Blues 'N Bones
Archie Edwards, master of Piedmont Blues
With Richard "Mr. Bones" Thomas
Grab Your Bones and Play Along With The Blues
As Archie put it, "I play what they call the old Piedmont style, but I call it East Virginia blues 'cause that's where I learned it." I'm entranced by his amiable, sitting-on-the-porch vocals and his relaxed steel and slide guitars. Archie's sound is raw blues mixed with country, ragtime and spirituals - all heavily influenced by his teacher, Mississippi John Hurt. Songs like "Payday", "John Henry" and "That Won't Do" are captivatingly simple and uncluttered. You can hear the incredibly rich detail of Archie's finger-pickin' and the authentic rapid-fire clack of Mr. Bones' rib bone percussion. Mark Wenner, leader of the Nighthawks, sits in on harmonica for a few songs too.
Richard "Mr. Bones" Thomas
I saw Richard Thomas play live with Archie Edwards at a cozy Focal Point concert, here in Saint Louis in 1996.
After the concert we talked quite a bit about bones. He really appreciated my observation that it's difficult to play slow tempos. We were soon surrounded by a small entourage listening to us talk shop. So on and on Richard Thomas and I kept yakking about bones.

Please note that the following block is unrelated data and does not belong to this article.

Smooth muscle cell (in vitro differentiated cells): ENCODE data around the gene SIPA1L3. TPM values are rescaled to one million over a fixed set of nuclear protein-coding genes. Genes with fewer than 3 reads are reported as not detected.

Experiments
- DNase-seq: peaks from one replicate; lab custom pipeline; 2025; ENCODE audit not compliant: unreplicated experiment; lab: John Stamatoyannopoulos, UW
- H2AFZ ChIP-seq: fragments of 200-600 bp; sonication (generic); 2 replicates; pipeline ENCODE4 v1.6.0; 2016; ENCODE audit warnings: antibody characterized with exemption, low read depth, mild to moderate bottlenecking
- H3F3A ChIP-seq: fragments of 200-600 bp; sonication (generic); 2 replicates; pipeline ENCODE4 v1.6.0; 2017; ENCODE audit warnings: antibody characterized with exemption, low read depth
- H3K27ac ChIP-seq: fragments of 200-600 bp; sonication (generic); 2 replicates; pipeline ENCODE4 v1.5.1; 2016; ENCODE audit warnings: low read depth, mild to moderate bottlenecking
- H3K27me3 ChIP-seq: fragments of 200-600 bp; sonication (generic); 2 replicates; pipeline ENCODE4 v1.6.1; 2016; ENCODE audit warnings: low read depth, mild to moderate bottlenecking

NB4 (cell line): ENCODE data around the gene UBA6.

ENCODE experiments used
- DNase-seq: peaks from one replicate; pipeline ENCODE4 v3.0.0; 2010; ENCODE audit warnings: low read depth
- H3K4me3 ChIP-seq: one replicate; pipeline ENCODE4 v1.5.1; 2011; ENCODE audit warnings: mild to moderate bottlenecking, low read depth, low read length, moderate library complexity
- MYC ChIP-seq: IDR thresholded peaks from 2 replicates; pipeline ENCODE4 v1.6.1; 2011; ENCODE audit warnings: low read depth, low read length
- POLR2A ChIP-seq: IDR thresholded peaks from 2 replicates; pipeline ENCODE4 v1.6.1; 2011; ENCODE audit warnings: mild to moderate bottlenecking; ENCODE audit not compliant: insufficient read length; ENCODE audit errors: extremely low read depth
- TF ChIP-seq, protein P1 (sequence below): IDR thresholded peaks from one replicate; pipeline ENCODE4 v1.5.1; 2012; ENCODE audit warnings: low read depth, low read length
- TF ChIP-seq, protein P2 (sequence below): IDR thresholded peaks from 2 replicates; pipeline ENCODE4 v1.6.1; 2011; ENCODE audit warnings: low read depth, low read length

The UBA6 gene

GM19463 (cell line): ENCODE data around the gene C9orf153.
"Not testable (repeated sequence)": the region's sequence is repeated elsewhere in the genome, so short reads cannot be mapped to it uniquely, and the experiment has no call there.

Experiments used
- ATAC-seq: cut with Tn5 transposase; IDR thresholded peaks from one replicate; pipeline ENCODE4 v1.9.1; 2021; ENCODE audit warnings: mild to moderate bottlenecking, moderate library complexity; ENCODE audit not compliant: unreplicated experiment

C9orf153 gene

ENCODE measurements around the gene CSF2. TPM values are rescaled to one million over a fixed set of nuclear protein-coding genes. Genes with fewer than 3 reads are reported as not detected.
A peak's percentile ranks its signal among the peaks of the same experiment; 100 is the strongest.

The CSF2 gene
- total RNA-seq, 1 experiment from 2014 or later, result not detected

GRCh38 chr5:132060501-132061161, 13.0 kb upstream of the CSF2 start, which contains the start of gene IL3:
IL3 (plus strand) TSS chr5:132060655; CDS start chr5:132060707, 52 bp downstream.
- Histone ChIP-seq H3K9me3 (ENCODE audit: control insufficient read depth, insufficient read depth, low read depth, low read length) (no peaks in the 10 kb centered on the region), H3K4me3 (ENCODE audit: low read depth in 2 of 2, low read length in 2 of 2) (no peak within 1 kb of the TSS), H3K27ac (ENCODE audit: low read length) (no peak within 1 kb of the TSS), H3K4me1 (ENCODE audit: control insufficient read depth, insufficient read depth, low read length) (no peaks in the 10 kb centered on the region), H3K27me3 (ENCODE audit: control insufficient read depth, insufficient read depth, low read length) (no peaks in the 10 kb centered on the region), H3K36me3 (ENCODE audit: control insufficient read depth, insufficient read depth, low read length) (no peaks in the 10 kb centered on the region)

Archie was a bit chagrined as he kept asking my opinion about particular tunes he played that night, and I had to tell him that I'm sure they were wonderful, but I really don't know anything about Blues and, well...I was here to see the bones player. Eventually Richard Thomas and I made our way outside where we continued chatting in the parking lot.
Some Facts About His Bone Playing Technique
been a few years ago, so the only facts about his playing technique I
can share with you are that he played four cow rib bones (two in each
hand) while seated.
We also checked out each others bones. At
the time I was carrying my favorite set of Lark In The Morning "bone
bones." These are the kind that look like ivory but are made from cow
shins. Richard Thomas wondered how I was able to play them as they are